The November elections have come and gone, and President-elect Trump is set to become the 45th President of the United States on January 20, 2017.
With a Trump administration comes hope for the beleaguered coal industry, which flew under the radar as an issue during the campaign season for all but the families living in coal country that depend on the industry and the power plants that employ them.
On the campaign trail, Donald Trump promised to bring back coal jobs, end anti-coal regulations, and make it easier to build new coal-fired power plants – which would reverse a decades-long trend of fewer new construction projects each year.
But will a Trump administration actually be able to restore coal to its glory days, or even approach them?
Expect Fewer Regulations – But Not a Complete Reversal
President Obama’s EPA created a slew of regulations that made producing coal prohibitively expensive. The hope in the industry is that these regulations will be repealed, or at the very least, rendered ineffective and unenforceable.
While it’s true that a Trump administration EPA – to be led by Oklahoma attorney general Scott Pruitt – will seek to reverse emissions regulations that raise the operating cost of coal plants, it’s unlikely that they’ll be completely eliminated.
The key to the puzzle is the Congressional Review Act. This piece of legislation allows for Congress to do away with last-minute regulations put into place by outgoing administrations – such as the methane emissions regulations governing the oil and gas industry passed in the last few months. Unfortunately for coal supporters, the bulk of anti-coal regulations were passed outside of the limited timeframe of 60 legislative days.
Overturning these regulations – such as Utility MACT and the Clean Power Plan – would involve a lengthy and bitter legal battle spearheaded by environmental groups and attorneys general in Democratic-controlled states. Chances are, such a legal battle would drag on for years without a final outcome – more than likely until after the 2018 midterm elections and potentially after the 2020 elections.
Still, the Trump administration will do what it can to limit enforcement of existing regulations. Many of them have been adopted by states, however, and most states have incorporated some form of emission control legislation into their laws governing power plants within their borders.
Jobs, New Plant Construction Likely Not Coming Back
Other talking points and campaign promises – that there will be more coal jobs and more coal-fired power plants built – are unlikely.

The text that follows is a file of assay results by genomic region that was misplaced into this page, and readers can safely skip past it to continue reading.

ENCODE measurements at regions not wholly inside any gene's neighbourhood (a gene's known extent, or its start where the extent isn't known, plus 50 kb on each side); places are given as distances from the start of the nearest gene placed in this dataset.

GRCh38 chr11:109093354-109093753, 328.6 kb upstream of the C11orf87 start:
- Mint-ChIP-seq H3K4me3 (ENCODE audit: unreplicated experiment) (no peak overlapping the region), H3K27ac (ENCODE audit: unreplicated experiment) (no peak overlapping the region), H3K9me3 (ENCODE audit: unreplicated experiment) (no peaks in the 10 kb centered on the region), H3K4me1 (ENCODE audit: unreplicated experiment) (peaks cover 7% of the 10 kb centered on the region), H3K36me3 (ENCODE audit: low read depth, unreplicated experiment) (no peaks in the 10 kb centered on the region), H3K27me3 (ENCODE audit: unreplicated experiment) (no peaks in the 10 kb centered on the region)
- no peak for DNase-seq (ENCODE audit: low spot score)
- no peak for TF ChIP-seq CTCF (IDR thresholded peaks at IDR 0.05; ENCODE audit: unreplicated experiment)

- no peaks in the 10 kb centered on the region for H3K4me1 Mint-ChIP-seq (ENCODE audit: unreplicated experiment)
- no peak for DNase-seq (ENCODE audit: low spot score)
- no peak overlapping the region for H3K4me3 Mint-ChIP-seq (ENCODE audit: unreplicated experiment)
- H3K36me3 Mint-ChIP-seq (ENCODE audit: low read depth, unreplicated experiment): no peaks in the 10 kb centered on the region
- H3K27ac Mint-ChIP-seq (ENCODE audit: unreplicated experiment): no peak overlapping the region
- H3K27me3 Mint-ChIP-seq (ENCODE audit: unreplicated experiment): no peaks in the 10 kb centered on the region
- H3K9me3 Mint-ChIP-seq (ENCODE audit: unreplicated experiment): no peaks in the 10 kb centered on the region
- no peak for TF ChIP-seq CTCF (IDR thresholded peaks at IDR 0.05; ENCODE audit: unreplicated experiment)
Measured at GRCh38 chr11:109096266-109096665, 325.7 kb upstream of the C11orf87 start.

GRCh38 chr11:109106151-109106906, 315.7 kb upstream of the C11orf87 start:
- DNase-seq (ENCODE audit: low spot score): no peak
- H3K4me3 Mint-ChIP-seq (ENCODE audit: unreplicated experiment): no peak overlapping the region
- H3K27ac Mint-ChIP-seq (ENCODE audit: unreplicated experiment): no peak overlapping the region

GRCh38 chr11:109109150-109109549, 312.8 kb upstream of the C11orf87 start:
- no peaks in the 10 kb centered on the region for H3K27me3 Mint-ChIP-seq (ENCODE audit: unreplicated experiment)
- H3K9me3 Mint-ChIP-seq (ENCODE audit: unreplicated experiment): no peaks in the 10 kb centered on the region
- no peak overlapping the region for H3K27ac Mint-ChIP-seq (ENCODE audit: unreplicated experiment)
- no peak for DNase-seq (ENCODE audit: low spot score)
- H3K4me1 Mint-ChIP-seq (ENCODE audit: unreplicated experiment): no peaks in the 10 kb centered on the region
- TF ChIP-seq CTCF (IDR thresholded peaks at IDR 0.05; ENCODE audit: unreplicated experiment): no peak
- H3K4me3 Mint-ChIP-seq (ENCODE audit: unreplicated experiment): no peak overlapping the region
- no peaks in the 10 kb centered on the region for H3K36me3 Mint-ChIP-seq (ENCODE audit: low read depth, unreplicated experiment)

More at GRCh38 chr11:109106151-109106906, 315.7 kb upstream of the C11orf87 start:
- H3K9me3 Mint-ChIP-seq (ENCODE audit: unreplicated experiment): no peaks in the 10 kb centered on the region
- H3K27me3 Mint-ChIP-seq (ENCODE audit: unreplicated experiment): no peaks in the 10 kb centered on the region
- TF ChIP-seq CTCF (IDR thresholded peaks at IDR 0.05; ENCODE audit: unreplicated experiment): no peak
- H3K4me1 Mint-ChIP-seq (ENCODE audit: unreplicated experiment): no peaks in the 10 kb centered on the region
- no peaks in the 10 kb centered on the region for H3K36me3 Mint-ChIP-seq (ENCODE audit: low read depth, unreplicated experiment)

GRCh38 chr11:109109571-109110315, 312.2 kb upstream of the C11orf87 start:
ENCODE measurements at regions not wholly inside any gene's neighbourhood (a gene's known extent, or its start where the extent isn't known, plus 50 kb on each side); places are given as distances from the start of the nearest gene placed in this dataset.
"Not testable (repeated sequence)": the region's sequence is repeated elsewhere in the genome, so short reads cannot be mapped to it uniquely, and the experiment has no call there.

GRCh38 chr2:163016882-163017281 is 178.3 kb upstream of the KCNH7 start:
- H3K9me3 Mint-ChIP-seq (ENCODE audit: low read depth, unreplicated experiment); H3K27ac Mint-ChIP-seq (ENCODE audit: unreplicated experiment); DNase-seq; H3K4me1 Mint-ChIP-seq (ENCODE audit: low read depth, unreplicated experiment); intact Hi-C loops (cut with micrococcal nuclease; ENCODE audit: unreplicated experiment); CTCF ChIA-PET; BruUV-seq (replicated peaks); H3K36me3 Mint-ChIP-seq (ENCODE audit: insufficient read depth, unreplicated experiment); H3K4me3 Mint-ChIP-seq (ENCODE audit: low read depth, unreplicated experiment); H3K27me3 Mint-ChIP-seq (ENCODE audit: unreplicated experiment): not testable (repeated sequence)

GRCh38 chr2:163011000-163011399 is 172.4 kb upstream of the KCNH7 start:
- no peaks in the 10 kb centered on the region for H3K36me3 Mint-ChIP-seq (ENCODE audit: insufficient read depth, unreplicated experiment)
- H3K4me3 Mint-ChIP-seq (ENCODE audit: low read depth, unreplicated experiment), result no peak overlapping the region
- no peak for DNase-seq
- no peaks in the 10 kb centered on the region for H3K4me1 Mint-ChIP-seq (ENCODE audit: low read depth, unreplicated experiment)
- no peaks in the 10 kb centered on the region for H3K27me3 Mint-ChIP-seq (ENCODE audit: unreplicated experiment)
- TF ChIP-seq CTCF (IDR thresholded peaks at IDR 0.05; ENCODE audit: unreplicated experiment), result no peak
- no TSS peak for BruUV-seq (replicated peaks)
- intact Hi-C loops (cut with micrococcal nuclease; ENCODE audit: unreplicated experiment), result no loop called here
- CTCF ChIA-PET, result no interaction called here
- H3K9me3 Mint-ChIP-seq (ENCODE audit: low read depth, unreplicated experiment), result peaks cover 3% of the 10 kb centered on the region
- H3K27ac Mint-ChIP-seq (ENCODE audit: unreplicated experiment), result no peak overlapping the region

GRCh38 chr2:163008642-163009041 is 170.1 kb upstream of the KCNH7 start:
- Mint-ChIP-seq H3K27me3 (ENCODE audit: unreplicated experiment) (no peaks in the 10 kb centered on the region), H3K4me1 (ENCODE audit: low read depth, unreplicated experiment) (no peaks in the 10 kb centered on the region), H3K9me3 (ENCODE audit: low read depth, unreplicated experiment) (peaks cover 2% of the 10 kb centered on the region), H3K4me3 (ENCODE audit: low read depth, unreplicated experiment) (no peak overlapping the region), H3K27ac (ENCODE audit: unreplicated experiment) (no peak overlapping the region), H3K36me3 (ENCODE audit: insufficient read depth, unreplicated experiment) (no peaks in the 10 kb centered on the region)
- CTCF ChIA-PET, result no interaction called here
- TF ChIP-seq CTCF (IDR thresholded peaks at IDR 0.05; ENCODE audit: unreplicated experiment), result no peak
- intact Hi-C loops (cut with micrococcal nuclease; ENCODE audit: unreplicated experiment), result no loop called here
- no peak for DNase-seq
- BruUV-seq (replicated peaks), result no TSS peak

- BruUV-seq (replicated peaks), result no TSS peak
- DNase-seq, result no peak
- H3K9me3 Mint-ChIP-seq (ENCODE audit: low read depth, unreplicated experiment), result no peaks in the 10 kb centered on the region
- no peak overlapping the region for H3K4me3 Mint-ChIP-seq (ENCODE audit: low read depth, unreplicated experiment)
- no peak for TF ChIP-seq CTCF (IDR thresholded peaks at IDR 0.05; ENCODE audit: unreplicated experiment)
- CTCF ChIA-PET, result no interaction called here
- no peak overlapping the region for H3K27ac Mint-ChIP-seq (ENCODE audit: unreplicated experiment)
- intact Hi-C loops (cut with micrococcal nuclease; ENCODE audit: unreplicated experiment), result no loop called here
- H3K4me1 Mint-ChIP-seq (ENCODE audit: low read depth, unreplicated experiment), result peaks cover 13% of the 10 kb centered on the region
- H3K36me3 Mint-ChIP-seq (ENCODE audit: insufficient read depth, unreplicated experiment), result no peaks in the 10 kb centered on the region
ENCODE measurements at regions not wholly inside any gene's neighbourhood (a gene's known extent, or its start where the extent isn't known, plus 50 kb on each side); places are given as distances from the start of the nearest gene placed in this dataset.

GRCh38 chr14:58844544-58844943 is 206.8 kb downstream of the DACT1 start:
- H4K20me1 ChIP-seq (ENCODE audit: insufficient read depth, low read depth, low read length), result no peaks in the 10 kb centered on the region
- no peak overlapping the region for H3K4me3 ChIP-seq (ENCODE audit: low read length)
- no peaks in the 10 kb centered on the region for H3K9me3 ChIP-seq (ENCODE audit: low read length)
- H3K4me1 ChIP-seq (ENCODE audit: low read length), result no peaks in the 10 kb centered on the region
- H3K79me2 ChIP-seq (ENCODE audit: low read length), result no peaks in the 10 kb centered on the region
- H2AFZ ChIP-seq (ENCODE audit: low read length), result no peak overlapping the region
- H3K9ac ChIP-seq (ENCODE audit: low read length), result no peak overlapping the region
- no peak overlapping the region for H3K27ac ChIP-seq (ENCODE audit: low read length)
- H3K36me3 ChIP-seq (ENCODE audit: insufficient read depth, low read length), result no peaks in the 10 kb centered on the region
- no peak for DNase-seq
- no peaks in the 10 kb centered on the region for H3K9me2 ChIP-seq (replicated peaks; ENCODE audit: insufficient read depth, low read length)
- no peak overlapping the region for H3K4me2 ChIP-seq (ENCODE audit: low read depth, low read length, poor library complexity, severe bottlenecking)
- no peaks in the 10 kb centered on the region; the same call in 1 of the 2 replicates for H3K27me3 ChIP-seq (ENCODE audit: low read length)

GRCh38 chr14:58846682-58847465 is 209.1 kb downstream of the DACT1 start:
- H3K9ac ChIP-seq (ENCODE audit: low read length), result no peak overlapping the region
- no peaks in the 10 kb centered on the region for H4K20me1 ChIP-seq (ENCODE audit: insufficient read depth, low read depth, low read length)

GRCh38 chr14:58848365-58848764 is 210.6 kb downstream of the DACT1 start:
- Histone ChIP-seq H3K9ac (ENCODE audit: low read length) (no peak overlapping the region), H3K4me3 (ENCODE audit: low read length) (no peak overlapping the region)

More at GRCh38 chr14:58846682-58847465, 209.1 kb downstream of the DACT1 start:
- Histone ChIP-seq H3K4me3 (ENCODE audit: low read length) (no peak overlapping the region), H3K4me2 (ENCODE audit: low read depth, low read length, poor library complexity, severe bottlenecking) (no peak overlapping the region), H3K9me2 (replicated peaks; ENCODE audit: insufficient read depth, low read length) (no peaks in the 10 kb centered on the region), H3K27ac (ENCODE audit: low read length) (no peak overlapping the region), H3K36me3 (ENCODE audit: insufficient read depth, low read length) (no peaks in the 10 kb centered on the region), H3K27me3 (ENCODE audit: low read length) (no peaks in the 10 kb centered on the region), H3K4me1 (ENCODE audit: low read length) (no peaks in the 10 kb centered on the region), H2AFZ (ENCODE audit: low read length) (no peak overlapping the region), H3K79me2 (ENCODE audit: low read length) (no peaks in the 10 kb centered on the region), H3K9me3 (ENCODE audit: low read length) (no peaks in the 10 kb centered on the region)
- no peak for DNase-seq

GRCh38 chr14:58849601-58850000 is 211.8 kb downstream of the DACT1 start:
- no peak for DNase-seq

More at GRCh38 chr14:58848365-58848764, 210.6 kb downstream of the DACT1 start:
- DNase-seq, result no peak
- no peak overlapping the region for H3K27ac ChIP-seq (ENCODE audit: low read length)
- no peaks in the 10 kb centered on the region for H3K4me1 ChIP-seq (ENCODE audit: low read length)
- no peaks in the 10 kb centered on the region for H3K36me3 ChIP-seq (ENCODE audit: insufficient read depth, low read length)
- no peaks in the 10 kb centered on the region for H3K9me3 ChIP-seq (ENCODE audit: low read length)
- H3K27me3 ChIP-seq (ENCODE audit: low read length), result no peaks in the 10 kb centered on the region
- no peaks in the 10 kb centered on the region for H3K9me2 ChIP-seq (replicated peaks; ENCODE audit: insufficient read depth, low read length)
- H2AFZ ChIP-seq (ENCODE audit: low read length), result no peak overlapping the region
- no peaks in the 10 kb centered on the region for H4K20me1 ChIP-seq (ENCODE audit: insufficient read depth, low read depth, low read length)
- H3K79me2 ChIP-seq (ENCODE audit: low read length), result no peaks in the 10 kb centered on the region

The trend is closing plants, not building new ones. By 2017, for example, Kentucky – one of the top coal-producing states in the nation – will shutter four coal-fired generators. Alabama will close eight generators by 2019. Washington, Oregon, and Massachusetts won’t have any coal-fired plants left at all by 2025. And according to the Energy Information Agency, there are only three electricity-generating coal plants scheduled for opening by 2021.
Most of the reason why utilities aren’t rushing to open new coal plants is because the cost of doing so is high – higher than most other types of plants. A conventional coal plant with 30% carbon capture and storage (CCS) costs more to construct per kilowatt-hour than any other mainstream source other than nuclear and municipal solid waste (MSW) landfills.
Virtually no new plant construction is one reason why many of the lost coal jobs aren’t coming back. The increased competitiveness of natural gas is another. Additionally, American coal exports have declined for three years in a row – going on a fourth – thanks to decreased global demand and increased exports from competing coal providers in which the labor cost of mining is lower. That, at least, has little to do with EPA regulations and more to do with the same problem with outsourcing that most other American industries have faced.
Ultimately, coal’s fate can be summed up by one of the foremost names in the industry. In an interview with POWER magazine, the CEO of coal giant Murray Energy Corp, Robert Murray, weighed in with his thoughts, saying: “I’ve asked President-elect Trump to temper his comments about bringing coal miners back and bringing coal back. It will not happen. The destruction that has happened is permanent.”
Murray’s perspective is an accurate representation of the problems facing the coal industry, and why many providers in the industry are adapting their coal-fired plants to biomass. A Trump administration will undoubtedly be kind to coal, but absent an advance in technology to cause coal to be more economically and environmentally competitive, the industry will continue to navigate uncertain waters.